PROBLEM : Cannot allocate memory for buffer pool
SHORT DESCRIPTION : Processor ran out of memory to allocate to the service. It needs more RAM in order to process properly.
PRE-REQUISITE : AWS EC2, Linux instance
While working on AWS EC2 free tier, I came across this problem. This problem occurs when the applications running on your server takes up all the memory and then falls short. Due to this shortage of memory, logs of the service will show you cannot allocate memory error.
Here, I tried to run a django application with various other services present on the server in support of web application but total amount of memory needed by all services to run with ease exceeded the amount of memory free tier instance provide ( 1 GB RAM).
So, to solve this problem I searched through the internet and after reading many articles came across a solution which I would like to share with all of you.
There is one obvious solution is to upgrade our EC2 instance from free tier to get more RAM.
Another one is to create a swapfile for our instance.
What is swapfile?
It is a space on hard disk used as virtual memory extension of computer’s RAM. It allows OS to use the allocated space as systems Memory. It is more efficient than doing I/O operations on disk as it can be organised as single contiguous space.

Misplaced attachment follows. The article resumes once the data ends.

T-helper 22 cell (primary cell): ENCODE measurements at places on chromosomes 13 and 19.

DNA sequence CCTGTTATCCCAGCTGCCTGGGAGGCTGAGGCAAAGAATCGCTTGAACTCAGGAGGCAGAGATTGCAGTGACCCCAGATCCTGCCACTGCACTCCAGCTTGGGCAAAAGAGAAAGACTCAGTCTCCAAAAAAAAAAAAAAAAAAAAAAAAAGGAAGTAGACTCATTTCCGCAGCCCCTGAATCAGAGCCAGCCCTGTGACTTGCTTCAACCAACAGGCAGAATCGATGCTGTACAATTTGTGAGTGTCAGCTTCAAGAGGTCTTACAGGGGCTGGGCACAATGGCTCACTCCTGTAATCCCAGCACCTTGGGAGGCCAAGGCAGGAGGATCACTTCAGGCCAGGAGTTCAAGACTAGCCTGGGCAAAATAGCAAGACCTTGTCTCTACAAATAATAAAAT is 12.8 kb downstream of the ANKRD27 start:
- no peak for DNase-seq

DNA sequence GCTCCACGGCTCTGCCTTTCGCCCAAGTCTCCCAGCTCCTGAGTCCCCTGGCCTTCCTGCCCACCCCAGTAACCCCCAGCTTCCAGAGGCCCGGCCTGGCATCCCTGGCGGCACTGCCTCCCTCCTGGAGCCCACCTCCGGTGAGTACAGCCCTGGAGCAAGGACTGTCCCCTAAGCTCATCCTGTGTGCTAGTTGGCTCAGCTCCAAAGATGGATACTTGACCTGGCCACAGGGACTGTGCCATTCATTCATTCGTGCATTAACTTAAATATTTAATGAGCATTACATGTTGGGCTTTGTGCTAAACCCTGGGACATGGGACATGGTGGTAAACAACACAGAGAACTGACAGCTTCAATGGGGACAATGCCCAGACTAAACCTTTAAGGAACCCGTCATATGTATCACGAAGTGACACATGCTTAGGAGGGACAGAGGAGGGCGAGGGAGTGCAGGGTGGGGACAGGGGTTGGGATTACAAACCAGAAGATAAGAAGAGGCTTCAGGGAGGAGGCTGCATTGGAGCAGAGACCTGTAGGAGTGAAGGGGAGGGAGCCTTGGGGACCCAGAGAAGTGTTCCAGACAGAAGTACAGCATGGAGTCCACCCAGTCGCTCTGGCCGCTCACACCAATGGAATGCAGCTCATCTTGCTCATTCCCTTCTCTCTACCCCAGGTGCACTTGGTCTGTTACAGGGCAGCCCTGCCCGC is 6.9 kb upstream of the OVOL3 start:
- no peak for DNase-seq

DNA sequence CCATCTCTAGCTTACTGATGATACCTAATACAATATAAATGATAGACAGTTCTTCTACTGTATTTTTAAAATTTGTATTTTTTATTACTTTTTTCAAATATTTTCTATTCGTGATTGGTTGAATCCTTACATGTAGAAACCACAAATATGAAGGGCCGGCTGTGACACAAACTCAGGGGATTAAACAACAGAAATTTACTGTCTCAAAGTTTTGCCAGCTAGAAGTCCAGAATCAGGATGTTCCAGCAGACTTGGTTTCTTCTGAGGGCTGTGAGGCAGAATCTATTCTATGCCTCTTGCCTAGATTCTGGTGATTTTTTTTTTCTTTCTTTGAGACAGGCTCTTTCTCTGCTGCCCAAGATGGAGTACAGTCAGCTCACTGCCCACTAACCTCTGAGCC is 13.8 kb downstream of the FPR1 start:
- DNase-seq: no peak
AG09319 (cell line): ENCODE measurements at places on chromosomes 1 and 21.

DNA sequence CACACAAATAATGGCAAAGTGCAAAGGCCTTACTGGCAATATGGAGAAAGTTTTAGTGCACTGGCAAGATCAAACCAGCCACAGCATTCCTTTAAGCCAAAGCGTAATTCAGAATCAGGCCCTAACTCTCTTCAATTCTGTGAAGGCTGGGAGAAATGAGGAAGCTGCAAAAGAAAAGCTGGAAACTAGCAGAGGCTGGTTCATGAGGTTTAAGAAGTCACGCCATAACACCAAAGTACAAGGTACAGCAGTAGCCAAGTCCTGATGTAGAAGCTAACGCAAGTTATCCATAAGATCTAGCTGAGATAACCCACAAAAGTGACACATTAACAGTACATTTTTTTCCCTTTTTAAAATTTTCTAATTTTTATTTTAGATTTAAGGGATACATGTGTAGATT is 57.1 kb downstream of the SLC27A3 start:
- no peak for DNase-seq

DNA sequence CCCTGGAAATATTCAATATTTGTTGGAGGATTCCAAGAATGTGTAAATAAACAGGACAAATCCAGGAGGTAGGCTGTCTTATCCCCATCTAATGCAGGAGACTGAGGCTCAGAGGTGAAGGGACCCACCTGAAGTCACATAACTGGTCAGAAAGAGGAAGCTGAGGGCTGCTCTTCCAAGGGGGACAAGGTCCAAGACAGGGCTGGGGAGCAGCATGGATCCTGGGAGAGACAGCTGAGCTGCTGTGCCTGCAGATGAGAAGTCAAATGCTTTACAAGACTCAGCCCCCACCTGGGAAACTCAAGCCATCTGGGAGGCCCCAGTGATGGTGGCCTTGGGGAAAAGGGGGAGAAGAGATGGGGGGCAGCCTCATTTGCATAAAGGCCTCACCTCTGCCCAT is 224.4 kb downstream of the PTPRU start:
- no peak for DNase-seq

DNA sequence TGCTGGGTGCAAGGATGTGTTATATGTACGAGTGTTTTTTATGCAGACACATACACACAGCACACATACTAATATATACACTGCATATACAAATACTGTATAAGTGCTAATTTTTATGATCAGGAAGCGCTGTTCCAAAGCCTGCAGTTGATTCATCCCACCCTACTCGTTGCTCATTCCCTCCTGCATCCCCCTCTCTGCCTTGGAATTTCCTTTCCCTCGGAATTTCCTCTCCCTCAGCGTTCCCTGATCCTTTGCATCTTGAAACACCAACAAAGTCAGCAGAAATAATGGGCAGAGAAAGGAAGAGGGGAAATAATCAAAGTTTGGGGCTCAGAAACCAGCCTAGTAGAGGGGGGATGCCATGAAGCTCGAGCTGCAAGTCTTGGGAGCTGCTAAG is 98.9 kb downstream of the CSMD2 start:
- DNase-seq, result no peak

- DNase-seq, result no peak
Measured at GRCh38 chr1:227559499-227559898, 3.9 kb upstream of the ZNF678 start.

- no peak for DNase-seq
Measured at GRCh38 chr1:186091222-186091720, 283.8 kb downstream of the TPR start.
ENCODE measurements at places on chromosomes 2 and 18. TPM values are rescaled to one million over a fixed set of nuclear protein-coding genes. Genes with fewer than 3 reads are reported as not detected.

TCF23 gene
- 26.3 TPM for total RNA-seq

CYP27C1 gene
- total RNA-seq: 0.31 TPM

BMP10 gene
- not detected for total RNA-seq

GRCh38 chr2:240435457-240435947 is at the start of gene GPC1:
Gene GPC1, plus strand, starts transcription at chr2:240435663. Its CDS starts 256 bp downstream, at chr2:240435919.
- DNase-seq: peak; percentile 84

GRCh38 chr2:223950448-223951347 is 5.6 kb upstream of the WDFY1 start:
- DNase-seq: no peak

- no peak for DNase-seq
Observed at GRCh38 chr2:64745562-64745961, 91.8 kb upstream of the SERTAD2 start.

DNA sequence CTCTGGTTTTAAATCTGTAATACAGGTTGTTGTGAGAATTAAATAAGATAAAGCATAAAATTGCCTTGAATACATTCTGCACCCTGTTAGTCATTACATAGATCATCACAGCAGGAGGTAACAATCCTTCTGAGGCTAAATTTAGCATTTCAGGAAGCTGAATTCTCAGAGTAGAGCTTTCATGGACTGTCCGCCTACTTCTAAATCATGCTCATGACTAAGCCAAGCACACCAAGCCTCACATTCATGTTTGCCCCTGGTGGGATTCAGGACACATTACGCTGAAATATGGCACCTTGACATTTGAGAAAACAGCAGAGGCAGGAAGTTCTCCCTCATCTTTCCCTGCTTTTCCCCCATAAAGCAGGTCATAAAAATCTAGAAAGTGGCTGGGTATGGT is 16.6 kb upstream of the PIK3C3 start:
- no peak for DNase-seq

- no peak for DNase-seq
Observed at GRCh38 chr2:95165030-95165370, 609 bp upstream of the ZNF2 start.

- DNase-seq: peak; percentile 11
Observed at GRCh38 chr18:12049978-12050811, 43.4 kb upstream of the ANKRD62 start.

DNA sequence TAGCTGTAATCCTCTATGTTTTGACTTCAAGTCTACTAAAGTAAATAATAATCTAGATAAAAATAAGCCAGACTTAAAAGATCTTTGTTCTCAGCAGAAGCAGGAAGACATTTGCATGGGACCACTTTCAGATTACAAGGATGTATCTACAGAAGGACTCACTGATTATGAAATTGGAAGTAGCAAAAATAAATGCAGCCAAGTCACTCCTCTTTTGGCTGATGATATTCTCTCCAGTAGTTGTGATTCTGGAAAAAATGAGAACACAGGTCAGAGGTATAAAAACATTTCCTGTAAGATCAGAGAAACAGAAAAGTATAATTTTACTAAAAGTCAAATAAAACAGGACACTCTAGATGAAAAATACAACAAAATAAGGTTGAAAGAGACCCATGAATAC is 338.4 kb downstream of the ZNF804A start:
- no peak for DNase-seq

STEPS TO CREATE SWAP FILE IN AWS EC2 LINUX INSTANCE :
As a general rule of thumb, It is suggested that swap space should 2 times the physical memory. It should never be less than 32 MB.
To check there are no existing swap files, use the following command to check memory stats of your instance.
Here, you can see, there are no swap space in the instance since values in front of Swap is 0 – total, 0 – used, 0 – free
Let’s take the case of free tier. It has 1 GB of physical memory.
So, we will create a swap space of 2 GB.
- Create a 2-GB swap file on the root file system. The best way to create a swap file is to use fallocate which creates a file of preallocated space instantly.
sudo fallocate -l 2G /swapfile
Now we can verify the amount of allocated space by using :
ls -lh /swapfile
This confirms we have a created a swap file of size 2 GB.
- Update the read and write permissions of the swapfile. We only want root user to have priviledges.
sudo chmod 600 /swapfile
- Setup a linux swap area
sudo mkswap /swapfile
- Make the swap file available for immediate use by adding the swap file to swap space
sudo swapon /swapfile
- Verify that the procedure was successful
sudo swapon -s
We can see a swapfile got added to swap space with size 2GB.
Now you can again run “free -m” to check values of Swap must have been updated.
This is how you can add a swap file to solve your problem of unallocated memory.
I hope this helped you in resolving your issue. You can always share your further related issues in the comments section. We are here to help each other out.
Have a great day !! See you guys in next tutorial.
For further reference look into :